Their opponent on Thursday was Class A heavyweight Breck, and while the game wasn’t quite as lopsided as the 6-0 scoreline made it look, the Storm were certainly on their heels for most of the contest. They held their own for substantial chunks of the first period, but were bottled up whenever the Mustangs’ top line hit the ice, and Breck—not an overwhelmingly deep team themselves—exposed the lack of depth on both goals in the period. Things began to unravel in the second, with all three goals coming in painful ways: off a juicy rebound, on a shorthanded rush, and a very soft shot just before the end of the period. A victory was probably out of the question, but a rematch might bring out a better fight.

With the game out of reach, Wilson and his staff shook things up in the third. They loaded up their top line, pairing together their two more skilled junior forwards in search of a little more offense. Running up against the age-old high school hockey conundrum of age and experience versus youth and promise, they put in a freshman goalie, who performed ably. (Their best skater on the ice was also a young gun, a sophomore defenseman.) The Storm had some of their best chances in the game’s dying minutes, finally applying some serious pressure as the clock ticked down to zero.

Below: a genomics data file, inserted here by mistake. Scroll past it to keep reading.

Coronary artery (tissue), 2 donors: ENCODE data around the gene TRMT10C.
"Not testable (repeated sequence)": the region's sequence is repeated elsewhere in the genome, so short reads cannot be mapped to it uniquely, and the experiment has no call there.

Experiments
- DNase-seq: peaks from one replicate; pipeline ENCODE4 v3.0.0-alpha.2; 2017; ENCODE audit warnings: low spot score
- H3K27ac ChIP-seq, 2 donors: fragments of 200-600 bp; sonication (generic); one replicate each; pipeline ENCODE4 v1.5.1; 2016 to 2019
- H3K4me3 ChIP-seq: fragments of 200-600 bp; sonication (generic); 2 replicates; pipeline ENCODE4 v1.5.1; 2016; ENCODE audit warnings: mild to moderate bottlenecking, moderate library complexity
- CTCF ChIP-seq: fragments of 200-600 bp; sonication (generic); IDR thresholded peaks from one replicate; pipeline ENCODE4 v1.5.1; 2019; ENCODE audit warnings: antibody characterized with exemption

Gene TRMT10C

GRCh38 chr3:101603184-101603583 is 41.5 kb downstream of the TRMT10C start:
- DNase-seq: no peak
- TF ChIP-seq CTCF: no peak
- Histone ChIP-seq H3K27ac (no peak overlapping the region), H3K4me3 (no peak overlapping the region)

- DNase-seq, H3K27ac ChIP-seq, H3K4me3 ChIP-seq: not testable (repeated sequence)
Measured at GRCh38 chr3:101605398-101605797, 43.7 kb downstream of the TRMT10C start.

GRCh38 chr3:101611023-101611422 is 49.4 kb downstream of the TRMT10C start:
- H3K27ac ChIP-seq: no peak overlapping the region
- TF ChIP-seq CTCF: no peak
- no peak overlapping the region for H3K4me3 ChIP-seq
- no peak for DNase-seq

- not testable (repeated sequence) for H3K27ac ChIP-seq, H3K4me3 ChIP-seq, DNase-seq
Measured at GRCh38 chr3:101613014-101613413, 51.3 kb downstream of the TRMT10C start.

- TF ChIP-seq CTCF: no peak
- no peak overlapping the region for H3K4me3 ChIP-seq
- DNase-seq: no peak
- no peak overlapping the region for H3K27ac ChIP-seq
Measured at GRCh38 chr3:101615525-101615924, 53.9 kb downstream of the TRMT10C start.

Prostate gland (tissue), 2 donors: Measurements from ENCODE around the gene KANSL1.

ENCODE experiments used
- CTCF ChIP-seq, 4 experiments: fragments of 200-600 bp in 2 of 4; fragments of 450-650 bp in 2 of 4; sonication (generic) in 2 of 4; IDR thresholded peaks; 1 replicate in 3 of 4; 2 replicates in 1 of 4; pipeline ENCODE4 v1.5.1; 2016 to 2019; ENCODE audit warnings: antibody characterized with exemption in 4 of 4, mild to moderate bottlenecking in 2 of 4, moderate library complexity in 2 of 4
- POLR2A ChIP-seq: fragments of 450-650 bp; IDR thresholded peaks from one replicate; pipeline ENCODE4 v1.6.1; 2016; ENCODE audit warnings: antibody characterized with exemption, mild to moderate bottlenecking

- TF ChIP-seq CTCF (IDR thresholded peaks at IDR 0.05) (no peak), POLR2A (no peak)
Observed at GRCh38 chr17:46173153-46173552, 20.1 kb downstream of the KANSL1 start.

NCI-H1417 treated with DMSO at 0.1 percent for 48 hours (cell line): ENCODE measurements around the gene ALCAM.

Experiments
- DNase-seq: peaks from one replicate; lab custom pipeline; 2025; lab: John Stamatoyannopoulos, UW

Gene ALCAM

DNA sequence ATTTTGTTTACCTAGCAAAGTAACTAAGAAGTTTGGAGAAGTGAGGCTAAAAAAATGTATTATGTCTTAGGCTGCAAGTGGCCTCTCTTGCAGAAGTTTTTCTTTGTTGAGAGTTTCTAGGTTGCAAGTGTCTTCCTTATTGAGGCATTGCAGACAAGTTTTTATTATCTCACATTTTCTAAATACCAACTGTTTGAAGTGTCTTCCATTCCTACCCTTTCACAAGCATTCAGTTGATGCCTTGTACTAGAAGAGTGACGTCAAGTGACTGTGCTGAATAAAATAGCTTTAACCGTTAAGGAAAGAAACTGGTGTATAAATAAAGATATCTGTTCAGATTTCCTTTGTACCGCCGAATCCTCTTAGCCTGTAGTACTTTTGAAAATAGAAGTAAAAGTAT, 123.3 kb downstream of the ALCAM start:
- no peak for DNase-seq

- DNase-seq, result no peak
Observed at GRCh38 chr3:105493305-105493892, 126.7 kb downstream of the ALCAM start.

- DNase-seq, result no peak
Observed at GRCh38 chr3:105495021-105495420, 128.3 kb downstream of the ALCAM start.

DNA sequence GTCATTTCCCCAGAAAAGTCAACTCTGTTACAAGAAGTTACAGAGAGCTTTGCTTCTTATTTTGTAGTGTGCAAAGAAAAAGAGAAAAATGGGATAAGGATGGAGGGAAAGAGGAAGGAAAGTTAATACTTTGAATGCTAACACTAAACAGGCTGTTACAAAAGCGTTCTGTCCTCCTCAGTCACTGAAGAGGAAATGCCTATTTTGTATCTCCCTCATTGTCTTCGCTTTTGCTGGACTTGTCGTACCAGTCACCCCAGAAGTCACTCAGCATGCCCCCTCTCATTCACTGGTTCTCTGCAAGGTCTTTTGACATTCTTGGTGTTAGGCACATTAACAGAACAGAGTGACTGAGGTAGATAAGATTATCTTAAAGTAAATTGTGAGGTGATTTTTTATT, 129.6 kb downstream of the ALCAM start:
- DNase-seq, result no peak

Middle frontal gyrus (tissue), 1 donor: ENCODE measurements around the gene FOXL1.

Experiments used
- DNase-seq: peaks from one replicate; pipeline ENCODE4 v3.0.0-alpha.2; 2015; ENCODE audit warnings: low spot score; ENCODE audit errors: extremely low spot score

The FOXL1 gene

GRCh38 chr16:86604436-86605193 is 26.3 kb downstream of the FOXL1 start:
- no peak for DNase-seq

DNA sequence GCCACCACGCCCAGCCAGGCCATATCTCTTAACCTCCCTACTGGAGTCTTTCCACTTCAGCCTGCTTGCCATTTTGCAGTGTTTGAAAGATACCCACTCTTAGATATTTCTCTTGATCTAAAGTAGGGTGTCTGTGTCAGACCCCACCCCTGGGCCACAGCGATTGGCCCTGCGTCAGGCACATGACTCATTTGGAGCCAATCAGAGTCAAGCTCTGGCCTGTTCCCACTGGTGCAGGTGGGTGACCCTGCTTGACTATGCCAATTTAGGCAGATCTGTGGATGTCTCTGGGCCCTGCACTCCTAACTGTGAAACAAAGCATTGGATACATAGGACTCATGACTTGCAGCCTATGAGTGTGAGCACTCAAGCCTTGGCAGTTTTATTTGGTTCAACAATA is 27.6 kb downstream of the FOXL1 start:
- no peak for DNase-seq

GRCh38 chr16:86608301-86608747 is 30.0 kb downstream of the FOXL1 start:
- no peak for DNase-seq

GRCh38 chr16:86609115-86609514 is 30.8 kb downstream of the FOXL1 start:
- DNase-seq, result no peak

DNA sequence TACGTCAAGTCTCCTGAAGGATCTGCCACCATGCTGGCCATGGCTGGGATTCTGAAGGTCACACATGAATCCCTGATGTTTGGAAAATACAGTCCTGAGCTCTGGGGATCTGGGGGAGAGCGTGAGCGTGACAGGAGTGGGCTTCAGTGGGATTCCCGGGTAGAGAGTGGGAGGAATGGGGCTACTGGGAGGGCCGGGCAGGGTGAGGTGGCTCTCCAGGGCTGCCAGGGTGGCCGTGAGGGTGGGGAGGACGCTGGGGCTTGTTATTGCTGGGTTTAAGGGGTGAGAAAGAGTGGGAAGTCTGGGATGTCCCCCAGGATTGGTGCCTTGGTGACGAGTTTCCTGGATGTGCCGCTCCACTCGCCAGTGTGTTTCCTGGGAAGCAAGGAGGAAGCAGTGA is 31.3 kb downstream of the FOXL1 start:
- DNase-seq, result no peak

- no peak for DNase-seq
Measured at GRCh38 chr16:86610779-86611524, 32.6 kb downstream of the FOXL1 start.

This was some consolation to the group I joined in a perch behind glass at one end of the rink. While Chanhassen’s stats and video operation can’t match Benilde’s small army of backroom staff, a group of student managers kept meticulous stats and shots, and the assistant coaches at their side kept a running commentary, delighting in improvements from some players and sighing in defeat when others repeated old mistakes. They rushed down to the locker room between periods to relay things they’d seen from their perspective, doing all they could to correct errors and dissect trends in Breck’s approach. (This was all new to someone used to the Duluth East method for collecting details on games, which mostly involves Mike Randolph’s memory.)